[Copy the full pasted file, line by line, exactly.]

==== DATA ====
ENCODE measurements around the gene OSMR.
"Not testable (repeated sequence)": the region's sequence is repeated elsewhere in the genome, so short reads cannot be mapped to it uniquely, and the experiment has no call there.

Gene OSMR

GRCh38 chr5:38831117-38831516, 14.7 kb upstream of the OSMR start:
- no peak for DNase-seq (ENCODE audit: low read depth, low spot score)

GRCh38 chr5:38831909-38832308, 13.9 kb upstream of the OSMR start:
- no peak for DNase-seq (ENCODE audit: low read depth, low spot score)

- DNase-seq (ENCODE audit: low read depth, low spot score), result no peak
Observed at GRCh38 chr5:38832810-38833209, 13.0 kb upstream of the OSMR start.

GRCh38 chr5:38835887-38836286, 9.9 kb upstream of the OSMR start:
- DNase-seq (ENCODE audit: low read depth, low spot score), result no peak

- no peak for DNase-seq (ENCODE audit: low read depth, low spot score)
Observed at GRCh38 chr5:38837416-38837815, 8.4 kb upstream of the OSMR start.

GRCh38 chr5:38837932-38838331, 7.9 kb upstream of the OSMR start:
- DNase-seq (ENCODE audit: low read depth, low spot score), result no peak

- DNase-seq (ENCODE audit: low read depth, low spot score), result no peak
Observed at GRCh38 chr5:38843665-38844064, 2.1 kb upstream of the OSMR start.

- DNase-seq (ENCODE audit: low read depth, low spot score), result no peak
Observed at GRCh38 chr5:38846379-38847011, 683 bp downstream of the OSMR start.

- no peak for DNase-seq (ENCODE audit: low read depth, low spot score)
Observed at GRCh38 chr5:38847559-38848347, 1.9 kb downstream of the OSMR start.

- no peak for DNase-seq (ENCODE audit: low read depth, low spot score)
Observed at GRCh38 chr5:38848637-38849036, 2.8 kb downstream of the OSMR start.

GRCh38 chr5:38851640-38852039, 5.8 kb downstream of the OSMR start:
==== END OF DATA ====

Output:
ENCODE measurements around the gene OSMR.
"Not testable (repeated sequence)": the region's sequence is repeated elsewhere in the genome, so short reads cannot be mapped to it uniquely, and the experiment has no call there.

Gene OSMR

GRCh38 chr5:38831117-38831516, 14.7 kb upstream of the OSMR start:
- no peak for DNase-seq (ENCODE audit: low read depth, low spot score)

GRCh38 chr5:38831909-38832308, 13.9 kb upstream of the OSMR start:
- no peak for DNase-seq (ENCODE audit: low read depth, low spot score)

- DNase-seq (ENCODE audit: low read depth, low spot score), result no peak
Observed at GRCh38 chr5:38832810-38833209, 13.0 kb upstream of the OSMR start.

GRCh38 chr5:38835887-38836286, 9.9 kb upstream of the OSMR start:
- DNase-seq (ENCODE audit: low read depth, low spot score), result no peak

- no peak for DNase-seq (ENCODE audit: low read depth, low spot score)
Observed at GRCh38 chr5:38837416-38837815, 8.4 kb upstream of the OSMR start.

GRCh38 chr5:38837932-38838331, 7.9 kb upstream of the OSMR start:
- DNase-seq (ENCODE audit: low read depth, low spot score), result no peak

- DNase-seq (ENCODE audit: low read depth, low spot score), result no peak
Observed at GRCh38 chr5:38843665-38844064, 2.1 kb upstream of the OSMR start.

- DNase-seq (ENCODE audit: low read depth, low spot score), result no peak
Observed at GRCh38 chr5:38846379-38847011, 683 bp downstream of the OSMR start.

- no peak for DNase-seq (ENCODE audit: low read depth, low spot score)
Observed at GRCh38 chr5:38847559-38848347, 1.9 kb downstream of the OSMR start.

- no peak for DNase-seq (ENCODE audit: low read depth, low spot score)
Observed at GRCh38 chr5:38848637-38849036, 2.8 kb downstream of the OSMR start.

GRCh38 chr5:38851640-38852039, 5.8 kb downstream of the OSMR start: